Endocrine Abstracts (2018) 55 WH3 | DOI: 10.1530/endoabs.55.WH3

Somatostatin analogue therapy in a patient with von Hippel-Lindau disease and multiple pancreatic neuroendocrine tumours

Sam O’Toole & William Drake


St Bartholomew’s Hospital, London, UK.


Case history: An 11 year old girl was diagnosed with von Hippel-Lindau disease (VHL) on cascade genetic screening due to a positive family history and was enrolled in a VHL surveillance programme. She developed bilateral phaeochromocytomas and underwent staged bilateral adrenalectomies at the age of 12 and 14. At the age of 16, she was discovered to have a 2.5 cm tail of pancreas pancreatic neuroendocrine tumour (pNET) on routine surveillance imaging. This enlarged during follow up and additional smaller pNETs in the pancreatic body became visible. At the age of 19, she underwent a distal pancreatectomy and splenectomy. Her mother had a progressive metastatic pNET and there was considerable understandable family anxiety surrounding the diagnosis.

Results and treatment: Histology confirmed a 35 mm grade 2 pNET with a Ki67 index of 10%. Tumour was present at the resection margin with no evidence of lymph node metastases. A second 1 mm grade 1 pNET was also present and was completely excised. During post-operative imaging surveillance, three new pNETs developed within the tail, body and uncinate process which all grew on sequential examinations. She was asymptomatic and chromogranin A and fasting gut peptides were normal. All lesions were avid on Gallium DOTA-TATE imaging confirming somatostatin receptor expression. Given the rate of lesion growth, in combination with her family history of malignant disease, intervention was deemed necessary. However, given the lesion locations, there was a high risk of pancreatic insufficiency with further surgical resection and there were significant concerns about her ability to manage the resultant pancreatic insufficiency. She therefore underwent a trial of primary somatostatin analogue therapy which was well tolerated without adverse effects. After 6 months of treatment, reimaging demonstrated that all pNETs had significantly reduced in size and met RECIST criteria for partial response. This response has been maintained for over 18 months.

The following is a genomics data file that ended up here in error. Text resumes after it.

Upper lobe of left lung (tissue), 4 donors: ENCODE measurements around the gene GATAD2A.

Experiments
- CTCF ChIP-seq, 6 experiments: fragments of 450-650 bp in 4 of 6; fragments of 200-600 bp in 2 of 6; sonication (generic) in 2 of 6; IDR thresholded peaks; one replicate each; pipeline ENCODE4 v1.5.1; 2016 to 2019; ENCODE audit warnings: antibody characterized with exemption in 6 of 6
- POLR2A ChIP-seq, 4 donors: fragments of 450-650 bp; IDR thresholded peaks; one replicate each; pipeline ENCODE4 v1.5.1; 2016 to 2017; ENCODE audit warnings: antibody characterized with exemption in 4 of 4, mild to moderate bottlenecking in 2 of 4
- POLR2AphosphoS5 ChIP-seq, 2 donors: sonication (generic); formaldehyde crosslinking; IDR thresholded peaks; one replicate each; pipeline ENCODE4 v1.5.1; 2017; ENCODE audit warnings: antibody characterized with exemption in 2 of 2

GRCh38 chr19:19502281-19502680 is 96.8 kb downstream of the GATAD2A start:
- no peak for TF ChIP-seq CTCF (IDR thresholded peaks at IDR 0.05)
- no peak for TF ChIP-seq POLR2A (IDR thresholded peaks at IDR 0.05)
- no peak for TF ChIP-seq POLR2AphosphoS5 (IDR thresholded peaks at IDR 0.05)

Conclusions and points for discussion: This case of a young woman with recurrent multifocal pNETs in the context of VHL provides an excellent opportunity to discuss:

• pNET management within the context of predisposing germline mutations when the potential for multifocal and metachronous disease (including extra-pancreatic sites) complicates management decision making

• the roles of somatostatin analogue therapy in pNETs.

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